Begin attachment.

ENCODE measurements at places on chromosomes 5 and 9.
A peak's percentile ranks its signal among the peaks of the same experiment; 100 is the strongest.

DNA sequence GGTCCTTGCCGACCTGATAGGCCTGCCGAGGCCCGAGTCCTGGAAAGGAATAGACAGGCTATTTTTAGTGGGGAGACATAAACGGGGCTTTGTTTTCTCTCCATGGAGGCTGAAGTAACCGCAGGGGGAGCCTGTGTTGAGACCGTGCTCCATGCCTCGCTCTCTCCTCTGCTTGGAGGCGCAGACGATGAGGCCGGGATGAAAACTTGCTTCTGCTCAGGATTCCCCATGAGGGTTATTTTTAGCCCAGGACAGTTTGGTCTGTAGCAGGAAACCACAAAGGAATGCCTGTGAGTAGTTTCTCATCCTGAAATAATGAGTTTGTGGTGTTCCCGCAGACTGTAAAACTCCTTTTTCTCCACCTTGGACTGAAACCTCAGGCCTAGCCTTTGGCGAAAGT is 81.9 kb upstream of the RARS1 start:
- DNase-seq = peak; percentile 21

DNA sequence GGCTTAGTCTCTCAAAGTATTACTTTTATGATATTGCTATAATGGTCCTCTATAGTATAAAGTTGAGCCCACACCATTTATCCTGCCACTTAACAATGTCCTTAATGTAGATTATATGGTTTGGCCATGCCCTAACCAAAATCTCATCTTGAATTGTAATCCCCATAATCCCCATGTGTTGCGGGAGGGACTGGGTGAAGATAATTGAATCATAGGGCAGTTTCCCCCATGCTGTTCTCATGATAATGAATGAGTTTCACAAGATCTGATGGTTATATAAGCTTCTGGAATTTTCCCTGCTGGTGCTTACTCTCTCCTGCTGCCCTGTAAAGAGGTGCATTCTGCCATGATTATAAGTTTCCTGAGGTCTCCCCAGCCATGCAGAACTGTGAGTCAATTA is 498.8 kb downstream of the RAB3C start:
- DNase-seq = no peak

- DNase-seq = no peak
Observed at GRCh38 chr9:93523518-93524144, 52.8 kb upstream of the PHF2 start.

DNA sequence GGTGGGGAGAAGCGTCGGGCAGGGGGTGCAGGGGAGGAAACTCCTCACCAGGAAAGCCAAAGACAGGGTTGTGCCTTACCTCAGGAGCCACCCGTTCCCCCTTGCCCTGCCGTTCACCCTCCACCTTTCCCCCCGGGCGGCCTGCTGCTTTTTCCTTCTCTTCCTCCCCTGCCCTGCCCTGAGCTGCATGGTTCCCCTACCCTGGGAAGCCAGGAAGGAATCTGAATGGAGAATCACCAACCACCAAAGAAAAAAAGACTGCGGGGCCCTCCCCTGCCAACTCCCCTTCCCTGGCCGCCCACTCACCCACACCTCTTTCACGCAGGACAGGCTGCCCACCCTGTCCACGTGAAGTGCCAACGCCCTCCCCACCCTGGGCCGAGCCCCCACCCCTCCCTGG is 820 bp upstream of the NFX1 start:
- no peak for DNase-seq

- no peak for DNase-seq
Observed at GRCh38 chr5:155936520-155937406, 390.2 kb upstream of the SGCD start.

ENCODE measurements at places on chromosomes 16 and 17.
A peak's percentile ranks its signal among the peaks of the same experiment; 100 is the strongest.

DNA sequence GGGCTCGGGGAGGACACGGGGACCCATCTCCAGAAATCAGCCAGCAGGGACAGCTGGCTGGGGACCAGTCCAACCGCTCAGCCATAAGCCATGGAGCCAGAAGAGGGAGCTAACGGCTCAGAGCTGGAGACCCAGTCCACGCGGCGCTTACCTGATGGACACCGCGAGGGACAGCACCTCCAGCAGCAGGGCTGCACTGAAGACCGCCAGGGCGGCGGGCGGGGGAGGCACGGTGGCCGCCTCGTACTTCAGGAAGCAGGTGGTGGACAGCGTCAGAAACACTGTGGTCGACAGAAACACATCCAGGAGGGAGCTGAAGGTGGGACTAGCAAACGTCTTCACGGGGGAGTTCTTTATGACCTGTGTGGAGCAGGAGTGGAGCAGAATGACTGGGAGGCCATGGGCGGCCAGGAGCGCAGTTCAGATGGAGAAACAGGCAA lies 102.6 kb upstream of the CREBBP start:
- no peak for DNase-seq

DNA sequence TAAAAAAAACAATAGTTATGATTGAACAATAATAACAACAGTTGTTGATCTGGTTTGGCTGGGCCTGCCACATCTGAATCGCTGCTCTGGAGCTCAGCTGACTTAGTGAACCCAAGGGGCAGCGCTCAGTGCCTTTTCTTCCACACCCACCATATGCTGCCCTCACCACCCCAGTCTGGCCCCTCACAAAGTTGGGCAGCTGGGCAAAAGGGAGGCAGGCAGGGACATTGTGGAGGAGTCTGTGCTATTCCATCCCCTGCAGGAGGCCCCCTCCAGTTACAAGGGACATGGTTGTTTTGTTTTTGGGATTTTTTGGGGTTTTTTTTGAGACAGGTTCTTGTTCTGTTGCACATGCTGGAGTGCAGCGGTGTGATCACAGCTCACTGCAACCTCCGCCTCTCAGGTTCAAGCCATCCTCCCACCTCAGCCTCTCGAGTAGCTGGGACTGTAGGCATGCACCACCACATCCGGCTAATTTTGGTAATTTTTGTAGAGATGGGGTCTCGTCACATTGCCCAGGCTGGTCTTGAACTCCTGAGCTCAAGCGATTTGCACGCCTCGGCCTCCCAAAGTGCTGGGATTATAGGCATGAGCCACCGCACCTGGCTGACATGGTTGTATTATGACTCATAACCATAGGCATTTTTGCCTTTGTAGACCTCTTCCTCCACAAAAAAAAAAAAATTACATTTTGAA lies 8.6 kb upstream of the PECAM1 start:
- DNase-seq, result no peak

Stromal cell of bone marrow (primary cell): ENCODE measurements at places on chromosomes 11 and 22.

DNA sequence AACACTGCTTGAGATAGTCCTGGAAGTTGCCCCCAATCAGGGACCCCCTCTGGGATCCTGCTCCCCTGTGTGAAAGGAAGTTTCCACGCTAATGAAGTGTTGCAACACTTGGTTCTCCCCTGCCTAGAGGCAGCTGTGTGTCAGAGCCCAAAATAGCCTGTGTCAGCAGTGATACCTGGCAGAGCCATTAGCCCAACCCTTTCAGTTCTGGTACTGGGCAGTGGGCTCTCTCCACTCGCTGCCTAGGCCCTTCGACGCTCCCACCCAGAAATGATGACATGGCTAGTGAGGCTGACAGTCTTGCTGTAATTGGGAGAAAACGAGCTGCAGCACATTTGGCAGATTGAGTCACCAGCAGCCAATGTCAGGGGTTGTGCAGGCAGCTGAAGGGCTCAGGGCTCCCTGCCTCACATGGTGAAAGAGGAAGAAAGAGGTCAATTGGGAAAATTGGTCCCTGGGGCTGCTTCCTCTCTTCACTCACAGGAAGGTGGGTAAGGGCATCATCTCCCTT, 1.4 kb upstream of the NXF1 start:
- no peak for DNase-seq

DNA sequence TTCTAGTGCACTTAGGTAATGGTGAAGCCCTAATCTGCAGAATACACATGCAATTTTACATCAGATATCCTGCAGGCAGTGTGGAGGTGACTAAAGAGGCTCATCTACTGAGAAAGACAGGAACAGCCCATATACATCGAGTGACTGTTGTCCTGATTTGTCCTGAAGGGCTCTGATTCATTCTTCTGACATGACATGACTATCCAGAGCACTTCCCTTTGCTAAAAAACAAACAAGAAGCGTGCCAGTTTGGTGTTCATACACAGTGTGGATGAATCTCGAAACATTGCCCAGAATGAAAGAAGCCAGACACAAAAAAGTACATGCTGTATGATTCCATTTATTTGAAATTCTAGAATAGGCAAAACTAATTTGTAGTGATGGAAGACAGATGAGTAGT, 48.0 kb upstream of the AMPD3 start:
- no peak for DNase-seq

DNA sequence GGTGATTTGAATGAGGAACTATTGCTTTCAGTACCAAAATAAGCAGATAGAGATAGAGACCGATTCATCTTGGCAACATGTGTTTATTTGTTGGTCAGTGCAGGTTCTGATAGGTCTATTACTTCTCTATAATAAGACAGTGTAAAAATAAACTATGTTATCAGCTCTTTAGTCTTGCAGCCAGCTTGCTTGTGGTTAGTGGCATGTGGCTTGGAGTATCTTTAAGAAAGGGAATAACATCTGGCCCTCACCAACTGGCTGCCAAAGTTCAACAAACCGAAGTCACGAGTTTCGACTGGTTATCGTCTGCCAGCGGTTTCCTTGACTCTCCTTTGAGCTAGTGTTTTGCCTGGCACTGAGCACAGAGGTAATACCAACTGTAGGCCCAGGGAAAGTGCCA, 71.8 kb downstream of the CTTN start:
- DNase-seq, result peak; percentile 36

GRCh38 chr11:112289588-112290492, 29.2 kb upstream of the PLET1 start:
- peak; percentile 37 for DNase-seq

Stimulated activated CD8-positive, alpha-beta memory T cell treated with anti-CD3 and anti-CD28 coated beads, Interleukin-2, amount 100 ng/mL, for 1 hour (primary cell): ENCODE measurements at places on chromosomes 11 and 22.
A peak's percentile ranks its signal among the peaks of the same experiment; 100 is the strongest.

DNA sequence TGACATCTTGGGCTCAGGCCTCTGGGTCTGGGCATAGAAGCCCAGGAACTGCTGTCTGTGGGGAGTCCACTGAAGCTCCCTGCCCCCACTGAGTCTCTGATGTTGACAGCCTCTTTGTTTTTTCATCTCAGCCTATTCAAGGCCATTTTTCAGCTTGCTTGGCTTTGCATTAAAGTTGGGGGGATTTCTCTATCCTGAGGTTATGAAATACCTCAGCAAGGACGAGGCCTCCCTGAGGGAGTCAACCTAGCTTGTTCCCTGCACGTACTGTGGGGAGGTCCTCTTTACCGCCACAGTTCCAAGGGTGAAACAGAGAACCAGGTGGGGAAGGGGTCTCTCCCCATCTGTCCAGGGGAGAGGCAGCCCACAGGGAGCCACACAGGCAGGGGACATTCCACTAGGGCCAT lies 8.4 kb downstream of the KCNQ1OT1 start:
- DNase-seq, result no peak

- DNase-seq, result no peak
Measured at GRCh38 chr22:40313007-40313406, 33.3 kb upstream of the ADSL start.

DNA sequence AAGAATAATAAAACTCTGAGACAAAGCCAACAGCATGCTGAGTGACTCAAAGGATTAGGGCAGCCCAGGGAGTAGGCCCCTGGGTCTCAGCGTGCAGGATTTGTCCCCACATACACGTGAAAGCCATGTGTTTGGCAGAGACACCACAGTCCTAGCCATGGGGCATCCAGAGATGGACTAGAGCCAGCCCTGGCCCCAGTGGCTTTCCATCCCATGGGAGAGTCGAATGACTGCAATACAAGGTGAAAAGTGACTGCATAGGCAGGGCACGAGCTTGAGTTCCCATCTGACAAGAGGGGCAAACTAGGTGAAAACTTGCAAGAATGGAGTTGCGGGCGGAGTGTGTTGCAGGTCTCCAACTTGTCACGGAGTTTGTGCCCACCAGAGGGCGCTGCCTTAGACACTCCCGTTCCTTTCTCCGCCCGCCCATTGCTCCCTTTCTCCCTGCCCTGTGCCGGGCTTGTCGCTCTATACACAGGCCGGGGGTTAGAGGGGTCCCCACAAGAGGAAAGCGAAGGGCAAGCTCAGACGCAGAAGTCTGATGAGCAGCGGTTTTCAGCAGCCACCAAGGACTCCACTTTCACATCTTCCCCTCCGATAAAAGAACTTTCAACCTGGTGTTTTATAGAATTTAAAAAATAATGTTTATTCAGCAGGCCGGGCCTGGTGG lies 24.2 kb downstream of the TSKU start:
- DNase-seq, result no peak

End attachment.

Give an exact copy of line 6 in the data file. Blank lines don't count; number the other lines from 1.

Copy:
- DNase-seq = no peak